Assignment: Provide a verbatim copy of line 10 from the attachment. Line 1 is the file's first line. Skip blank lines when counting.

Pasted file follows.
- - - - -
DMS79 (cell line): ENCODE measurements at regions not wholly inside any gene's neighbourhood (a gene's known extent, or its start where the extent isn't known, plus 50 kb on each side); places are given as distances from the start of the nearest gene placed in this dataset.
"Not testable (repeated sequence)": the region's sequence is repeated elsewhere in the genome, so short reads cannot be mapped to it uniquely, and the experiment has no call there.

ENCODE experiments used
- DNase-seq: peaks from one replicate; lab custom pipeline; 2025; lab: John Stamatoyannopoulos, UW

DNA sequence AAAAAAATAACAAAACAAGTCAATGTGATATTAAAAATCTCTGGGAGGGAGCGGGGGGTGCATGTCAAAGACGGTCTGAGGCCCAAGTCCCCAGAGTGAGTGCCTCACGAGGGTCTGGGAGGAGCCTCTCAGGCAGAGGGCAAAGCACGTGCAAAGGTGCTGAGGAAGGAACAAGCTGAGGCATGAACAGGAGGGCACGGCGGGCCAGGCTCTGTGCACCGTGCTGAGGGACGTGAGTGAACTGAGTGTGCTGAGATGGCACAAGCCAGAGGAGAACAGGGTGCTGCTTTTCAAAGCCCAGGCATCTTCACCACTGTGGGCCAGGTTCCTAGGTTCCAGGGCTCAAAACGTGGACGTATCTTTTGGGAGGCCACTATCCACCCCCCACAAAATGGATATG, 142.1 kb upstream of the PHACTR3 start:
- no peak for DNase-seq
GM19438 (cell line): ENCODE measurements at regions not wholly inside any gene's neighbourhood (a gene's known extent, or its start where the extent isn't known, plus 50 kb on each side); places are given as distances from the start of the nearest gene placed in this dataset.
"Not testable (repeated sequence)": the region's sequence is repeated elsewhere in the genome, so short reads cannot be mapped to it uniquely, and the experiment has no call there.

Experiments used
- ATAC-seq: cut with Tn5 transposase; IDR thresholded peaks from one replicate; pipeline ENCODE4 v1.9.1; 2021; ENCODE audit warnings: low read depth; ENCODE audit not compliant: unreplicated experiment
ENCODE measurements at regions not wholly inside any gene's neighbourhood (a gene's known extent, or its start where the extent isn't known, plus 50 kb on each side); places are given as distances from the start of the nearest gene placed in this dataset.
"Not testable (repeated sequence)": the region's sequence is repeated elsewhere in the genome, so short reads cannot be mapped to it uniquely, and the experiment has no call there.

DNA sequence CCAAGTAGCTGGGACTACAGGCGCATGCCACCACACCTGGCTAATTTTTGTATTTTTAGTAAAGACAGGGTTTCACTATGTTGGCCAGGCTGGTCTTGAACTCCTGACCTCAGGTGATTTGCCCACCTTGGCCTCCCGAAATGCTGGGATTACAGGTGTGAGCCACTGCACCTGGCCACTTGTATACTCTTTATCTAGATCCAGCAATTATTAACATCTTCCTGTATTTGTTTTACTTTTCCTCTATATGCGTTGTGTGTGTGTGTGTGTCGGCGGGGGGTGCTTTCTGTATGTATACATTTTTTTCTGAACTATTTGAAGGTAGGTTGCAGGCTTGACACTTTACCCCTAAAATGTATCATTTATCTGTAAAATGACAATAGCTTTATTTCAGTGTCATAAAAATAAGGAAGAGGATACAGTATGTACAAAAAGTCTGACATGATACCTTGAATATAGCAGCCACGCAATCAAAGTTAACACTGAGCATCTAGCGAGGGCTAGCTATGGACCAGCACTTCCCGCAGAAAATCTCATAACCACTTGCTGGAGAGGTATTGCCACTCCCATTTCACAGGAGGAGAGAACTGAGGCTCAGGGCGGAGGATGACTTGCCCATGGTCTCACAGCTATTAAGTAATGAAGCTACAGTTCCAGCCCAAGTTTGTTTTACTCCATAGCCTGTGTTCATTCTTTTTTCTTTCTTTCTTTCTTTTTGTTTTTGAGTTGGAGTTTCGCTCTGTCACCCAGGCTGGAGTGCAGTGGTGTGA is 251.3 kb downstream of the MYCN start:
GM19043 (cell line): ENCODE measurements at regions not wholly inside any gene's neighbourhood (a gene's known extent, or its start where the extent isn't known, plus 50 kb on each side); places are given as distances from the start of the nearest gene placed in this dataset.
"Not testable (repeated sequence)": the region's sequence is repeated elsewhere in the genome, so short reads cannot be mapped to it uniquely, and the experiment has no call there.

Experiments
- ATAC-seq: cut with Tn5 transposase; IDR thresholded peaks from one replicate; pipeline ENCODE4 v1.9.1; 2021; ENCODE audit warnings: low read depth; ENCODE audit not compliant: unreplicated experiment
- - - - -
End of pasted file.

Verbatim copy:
- ATAC-seq: cut with Tn5 transposase; IDR thresholded peaks from one replicate; pipeline ENCODE4 v1.9.1; 2021; ENCODE audit warnings: low read depth; ENCODE audit not compliant: unreplicated experiment